Author : Pallavi Pengonda/DNA
Reported profits of companies are likely to be better for the quarter ending March following the expected suspension of the revised Accounting Standard 11 (AS 11) mark-to-market (MTM) accounting rule.
The National Advisory Committee on Accounting Standard has recently recommended that the adoption of the revised rule be postponed to 2011.AS 11 deals with MTM provisioning for gains and losses in foreign currency. Under this, companies are required to post loss/ gain each quarter after considering their forex debt value on the basis of the quarter-end currency rates.The suspension benefits companies that have taken foreign exchange loans, as they will not have to provide for forex losses on these loans.In the last few years, many companies have raised their exposure to foreign debt in the forms of foreign currency convertible bonds (FCCBs) and external commercial borrowings. But, adverse fluctuations in Indian currency have impacted companies that did not hedge their forex loans in the nine months ended December.The rupee appreciated about 8% against the US dollar in FY2008 and this helped companies post MTM gains in their profit and loss account. But with rupee depreciating by over 25% in the last one year, the trend is expected to reverse.Around 158 companies with outstanding FCCBs of $17 billion expect to benefit from this move if the rupee appreciates in these two years.Companies that are expected to benefit substantially from this move are Tata Motors, Tata Steel, Mahindra & Mahindra, JSW Steel and Ranbaxy Laboratories.Tata Motors posted an exchange loss of Rs 632.6 crore in the nine months ending December. Tata Steel's exchange loss was Rs 775.6 crore, while Ranbaxy's exchange loss stood at Rs 1,592.9 crore. In fact, Ranbaxy posted a loss before tax of Rs 1,758.1 crore for the nine months ending December.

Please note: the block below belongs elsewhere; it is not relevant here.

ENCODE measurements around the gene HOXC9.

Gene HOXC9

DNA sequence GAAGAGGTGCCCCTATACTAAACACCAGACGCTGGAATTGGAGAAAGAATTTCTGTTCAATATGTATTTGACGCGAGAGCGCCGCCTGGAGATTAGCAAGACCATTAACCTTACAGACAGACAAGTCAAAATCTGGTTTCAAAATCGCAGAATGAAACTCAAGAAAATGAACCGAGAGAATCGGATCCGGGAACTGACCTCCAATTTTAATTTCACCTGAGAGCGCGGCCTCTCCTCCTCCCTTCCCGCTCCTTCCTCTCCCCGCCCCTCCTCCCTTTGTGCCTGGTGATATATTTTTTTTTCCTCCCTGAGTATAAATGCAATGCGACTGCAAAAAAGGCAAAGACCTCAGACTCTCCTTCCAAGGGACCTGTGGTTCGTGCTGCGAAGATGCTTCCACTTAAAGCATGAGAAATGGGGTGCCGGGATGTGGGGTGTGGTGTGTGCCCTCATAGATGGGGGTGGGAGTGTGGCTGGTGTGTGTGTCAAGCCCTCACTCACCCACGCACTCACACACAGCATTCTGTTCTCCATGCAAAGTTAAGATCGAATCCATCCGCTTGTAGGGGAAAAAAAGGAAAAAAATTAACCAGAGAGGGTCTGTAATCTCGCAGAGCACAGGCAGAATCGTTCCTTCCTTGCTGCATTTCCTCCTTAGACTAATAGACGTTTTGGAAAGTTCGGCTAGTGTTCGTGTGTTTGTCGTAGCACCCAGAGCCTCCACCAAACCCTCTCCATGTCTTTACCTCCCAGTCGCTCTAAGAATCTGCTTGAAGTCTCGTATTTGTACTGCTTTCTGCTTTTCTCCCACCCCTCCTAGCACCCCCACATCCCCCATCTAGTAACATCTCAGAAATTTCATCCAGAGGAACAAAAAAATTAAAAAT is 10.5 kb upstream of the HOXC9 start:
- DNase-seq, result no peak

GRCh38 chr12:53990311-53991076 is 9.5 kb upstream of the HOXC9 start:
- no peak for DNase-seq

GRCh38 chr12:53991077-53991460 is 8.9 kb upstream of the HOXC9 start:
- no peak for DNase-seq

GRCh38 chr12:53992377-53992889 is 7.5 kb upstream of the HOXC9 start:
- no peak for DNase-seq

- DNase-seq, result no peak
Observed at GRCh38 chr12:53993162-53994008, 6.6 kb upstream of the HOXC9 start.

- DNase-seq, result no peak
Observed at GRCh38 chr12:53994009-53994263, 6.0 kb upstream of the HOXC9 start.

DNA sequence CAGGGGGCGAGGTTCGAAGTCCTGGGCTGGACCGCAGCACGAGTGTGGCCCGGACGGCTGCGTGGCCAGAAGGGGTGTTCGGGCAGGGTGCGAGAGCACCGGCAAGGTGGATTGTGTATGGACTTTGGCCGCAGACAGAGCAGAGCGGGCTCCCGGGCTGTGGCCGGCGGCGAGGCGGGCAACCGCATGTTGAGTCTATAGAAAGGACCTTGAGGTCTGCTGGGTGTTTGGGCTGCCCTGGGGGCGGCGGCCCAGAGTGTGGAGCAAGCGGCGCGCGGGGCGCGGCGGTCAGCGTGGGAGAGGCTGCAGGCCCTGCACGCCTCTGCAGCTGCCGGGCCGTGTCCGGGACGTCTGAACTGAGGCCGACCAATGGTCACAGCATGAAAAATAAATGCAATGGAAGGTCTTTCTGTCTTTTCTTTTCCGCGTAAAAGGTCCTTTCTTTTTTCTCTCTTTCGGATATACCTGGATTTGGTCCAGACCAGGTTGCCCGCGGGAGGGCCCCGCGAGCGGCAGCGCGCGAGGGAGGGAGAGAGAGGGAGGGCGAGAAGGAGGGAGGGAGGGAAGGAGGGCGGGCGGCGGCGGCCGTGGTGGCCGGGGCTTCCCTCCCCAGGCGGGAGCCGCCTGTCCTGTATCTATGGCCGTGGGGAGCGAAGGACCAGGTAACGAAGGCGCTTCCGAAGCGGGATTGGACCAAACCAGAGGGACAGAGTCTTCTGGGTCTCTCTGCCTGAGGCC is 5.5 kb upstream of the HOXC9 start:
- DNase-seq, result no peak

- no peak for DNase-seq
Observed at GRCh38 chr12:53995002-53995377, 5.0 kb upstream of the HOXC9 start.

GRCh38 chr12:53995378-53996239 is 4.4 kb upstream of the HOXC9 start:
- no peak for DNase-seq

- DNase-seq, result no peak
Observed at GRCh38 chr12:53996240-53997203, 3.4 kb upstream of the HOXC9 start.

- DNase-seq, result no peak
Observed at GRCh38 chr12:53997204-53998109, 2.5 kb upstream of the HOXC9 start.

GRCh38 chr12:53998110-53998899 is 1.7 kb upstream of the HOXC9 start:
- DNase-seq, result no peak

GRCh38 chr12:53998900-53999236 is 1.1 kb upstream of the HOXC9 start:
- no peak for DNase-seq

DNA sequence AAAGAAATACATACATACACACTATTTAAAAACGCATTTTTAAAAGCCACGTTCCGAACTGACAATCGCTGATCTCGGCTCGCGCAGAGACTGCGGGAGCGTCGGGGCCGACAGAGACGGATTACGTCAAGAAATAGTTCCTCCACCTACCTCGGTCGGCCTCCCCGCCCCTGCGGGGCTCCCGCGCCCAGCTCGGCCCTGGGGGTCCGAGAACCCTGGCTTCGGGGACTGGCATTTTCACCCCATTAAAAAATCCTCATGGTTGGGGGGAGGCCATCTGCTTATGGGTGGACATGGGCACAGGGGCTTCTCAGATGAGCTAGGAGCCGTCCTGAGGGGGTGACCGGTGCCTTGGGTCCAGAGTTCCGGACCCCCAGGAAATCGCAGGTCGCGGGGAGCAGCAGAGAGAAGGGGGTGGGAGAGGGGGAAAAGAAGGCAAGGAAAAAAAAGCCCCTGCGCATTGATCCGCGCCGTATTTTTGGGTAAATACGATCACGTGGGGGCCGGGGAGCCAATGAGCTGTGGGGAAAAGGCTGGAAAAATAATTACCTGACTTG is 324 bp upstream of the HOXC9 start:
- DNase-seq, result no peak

But will the move really help these companies?
Experts reply in the negative. It would only offer interim relief and help them inflate their numbers, they say."True economic profits of companies are likely to remain unaffected, but cash flows could be hit as companies may have to pay additional current taxes (MAT is applicable if current taxes are lower than 11.33% of adjusted book profits)," Manoj Bahety of Edelweiss Securities wrote in a note to clients on Friday.